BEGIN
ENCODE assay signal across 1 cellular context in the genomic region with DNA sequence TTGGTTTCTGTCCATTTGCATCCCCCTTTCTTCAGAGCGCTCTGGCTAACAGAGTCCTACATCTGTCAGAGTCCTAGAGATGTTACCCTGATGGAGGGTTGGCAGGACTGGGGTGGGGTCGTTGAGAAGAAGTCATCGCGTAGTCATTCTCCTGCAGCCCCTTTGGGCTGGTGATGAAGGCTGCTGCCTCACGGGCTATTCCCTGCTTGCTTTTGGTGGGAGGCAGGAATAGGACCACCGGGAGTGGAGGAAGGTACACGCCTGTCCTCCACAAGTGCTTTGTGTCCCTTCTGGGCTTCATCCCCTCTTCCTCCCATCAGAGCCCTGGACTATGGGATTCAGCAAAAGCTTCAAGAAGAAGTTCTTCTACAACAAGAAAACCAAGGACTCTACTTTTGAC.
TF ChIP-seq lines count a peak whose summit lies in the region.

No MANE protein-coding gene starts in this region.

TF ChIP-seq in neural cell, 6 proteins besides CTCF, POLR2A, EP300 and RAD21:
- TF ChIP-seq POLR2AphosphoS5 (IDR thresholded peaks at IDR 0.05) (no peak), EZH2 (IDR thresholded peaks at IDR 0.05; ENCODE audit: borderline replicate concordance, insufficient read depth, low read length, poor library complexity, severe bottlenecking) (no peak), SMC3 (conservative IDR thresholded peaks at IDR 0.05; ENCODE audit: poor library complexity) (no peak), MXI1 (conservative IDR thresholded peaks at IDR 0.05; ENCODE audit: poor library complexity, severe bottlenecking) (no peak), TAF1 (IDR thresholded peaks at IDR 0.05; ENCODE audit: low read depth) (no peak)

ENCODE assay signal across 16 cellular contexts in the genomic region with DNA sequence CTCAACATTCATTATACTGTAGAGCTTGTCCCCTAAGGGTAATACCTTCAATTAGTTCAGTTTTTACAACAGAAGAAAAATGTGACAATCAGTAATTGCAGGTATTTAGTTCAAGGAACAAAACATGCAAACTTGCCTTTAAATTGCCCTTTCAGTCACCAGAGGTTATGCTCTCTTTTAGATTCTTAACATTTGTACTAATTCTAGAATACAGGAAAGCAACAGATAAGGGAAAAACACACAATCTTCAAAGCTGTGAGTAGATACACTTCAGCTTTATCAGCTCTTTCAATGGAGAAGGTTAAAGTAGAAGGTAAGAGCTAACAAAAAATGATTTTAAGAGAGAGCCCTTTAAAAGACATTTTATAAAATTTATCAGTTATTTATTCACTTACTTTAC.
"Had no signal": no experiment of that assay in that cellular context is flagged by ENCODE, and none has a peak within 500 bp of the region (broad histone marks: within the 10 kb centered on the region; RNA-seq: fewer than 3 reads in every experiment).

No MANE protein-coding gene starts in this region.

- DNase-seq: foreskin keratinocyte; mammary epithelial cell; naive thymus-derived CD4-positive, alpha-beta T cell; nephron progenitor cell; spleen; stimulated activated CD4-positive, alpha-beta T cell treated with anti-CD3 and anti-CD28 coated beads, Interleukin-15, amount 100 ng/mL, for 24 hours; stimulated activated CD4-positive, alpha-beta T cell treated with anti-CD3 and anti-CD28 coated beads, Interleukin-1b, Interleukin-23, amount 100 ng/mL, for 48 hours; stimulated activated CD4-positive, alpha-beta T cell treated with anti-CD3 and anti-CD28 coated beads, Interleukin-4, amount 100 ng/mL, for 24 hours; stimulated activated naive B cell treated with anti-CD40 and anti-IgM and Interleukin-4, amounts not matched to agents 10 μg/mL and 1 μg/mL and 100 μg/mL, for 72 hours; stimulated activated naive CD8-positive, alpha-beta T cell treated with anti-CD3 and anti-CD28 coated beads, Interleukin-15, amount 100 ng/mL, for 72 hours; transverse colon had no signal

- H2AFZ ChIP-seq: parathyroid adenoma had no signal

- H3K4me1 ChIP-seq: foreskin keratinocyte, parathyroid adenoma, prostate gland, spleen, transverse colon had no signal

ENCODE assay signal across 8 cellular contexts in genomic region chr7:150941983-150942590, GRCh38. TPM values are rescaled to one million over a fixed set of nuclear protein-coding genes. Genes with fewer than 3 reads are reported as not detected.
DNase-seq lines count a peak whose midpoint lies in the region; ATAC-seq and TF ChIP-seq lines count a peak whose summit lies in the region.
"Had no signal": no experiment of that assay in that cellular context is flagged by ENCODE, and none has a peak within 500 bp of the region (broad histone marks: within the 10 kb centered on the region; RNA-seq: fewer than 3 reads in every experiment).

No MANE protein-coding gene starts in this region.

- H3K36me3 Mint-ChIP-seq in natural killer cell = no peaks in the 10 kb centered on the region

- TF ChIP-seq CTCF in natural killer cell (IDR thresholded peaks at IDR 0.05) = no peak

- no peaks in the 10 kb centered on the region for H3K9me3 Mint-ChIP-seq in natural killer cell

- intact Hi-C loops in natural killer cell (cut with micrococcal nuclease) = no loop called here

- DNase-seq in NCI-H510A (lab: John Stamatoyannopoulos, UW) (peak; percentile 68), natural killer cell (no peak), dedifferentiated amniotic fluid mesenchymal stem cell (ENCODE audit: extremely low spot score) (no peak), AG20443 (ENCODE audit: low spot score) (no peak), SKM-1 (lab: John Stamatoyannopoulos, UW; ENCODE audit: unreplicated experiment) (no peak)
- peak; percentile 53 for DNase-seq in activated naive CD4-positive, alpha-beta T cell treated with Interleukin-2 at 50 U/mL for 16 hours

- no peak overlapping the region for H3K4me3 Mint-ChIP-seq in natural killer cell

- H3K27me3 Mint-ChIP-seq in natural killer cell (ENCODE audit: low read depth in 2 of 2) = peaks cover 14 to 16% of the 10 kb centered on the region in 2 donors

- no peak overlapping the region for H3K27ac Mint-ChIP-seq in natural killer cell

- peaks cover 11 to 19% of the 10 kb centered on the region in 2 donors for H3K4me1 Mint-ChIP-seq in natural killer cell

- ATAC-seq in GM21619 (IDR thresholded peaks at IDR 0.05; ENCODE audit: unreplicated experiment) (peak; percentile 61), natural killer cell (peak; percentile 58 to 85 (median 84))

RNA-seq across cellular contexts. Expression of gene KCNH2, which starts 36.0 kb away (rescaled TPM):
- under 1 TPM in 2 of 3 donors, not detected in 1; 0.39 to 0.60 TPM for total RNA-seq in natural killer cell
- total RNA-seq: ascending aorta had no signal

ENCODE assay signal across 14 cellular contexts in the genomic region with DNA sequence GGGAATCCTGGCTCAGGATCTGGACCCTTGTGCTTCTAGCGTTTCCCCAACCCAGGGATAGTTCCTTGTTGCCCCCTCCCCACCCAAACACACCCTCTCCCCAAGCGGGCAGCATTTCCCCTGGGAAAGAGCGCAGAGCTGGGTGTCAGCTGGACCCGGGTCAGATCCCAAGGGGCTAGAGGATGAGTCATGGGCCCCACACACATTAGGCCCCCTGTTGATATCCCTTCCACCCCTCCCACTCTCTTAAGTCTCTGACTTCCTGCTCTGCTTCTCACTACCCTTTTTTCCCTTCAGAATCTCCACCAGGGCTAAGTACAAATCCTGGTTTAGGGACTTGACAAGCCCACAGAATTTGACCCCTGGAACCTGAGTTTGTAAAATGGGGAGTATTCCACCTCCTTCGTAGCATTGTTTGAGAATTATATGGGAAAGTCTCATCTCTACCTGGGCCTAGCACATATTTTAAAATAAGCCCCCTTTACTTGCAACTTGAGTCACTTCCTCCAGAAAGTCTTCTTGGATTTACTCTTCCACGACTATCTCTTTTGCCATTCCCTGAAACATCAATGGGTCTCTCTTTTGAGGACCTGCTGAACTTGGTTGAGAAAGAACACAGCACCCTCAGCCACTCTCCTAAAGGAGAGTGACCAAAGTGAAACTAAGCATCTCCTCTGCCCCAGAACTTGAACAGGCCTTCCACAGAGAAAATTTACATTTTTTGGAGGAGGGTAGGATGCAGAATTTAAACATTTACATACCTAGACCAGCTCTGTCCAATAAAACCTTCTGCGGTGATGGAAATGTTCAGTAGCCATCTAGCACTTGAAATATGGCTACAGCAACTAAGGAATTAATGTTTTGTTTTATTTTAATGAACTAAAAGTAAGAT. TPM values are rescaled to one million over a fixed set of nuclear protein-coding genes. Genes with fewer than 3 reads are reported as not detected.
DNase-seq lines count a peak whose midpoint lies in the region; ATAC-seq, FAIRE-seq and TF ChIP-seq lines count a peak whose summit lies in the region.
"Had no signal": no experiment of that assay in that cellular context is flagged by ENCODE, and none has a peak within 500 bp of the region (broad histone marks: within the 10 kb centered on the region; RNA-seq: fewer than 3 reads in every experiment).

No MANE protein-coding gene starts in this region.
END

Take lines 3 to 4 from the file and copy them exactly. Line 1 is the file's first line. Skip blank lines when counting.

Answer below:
No MANE protein-coding gene starts in this region.

TF ChIP-seq in neural cell, 6 proteins besides CTCF, POLR2A, EP300 and RAD21: